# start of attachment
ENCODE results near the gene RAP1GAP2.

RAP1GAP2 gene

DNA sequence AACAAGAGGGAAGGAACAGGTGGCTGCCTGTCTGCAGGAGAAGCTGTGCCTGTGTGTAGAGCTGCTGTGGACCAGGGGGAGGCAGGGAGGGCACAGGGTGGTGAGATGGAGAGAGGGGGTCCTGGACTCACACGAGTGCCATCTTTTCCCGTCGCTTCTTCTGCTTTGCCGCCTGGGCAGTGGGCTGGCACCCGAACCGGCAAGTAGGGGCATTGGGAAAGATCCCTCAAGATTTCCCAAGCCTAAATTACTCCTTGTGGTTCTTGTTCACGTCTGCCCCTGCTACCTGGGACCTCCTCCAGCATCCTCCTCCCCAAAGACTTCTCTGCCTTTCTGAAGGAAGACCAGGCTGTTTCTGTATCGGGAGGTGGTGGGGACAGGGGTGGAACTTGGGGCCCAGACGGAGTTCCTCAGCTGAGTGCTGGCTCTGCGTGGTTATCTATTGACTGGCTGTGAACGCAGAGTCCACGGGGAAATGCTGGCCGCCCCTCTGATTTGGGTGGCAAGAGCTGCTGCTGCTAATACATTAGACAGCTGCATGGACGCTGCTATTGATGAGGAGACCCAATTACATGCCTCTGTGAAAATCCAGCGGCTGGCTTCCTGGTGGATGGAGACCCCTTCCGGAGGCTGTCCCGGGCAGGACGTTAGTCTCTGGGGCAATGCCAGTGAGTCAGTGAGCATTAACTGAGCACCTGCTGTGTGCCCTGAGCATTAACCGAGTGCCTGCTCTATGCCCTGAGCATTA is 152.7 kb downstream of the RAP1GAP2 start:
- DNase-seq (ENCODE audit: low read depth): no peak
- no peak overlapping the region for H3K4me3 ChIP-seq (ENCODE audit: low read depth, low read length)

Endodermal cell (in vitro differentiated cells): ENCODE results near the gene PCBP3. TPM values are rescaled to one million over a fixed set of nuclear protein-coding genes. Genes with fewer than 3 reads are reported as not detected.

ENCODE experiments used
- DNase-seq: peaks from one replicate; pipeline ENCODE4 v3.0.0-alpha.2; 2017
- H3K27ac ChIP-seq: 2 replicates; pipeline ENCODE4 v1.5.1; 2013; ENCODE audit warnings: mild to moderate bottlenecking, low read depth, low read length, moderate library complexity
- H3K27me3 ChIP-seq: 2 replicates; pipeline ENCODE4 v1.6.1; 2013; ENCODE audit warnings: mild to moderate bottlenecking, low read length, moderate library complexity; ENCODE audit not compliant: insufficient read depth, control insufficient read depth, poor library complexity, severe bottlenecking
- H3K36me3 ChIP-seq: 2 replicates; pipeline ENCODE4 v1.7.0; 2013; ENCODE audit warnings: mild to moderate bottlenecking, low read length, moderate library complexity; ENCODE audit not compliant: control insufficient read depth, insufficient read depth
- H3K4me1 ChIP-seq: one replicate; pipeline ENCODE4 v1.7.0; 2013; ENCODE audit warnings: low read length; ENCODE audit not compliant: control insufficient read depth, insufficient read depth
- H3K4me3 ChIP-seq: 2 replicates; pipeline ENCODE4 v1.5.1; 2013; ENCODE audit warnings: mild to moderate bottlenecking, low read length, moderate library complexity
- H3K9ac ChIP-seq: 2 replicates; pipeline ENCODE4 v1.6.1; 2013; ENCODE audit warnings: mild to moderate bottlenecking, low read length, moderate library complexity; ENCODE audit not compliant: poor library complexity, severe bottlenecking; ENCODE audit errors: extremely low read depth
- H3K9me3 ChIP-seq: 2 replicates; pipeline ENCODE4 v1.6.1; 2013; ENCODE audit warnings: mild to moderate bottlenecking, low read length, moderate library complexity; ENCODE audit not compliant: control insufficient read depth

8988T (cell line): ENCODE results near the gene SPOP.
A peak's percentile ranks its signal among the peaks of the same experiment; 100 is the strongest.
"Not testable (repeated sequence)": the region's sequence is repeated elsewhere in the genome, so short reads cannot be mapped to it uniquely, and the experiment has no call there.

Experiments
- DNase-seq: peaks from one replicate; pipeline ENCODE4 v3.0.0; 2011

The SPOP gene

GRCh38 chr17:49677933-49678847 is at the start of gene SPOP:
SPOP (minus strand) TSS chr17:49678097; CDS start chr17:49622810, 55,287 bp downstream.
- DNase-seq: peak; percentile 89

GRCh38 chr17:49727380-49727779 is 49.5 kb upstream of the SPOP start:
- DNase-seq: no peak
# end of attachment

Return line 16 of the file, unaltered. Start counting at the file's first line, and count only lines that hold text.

8988T (cell line): ENCODE results near the gene SPOP.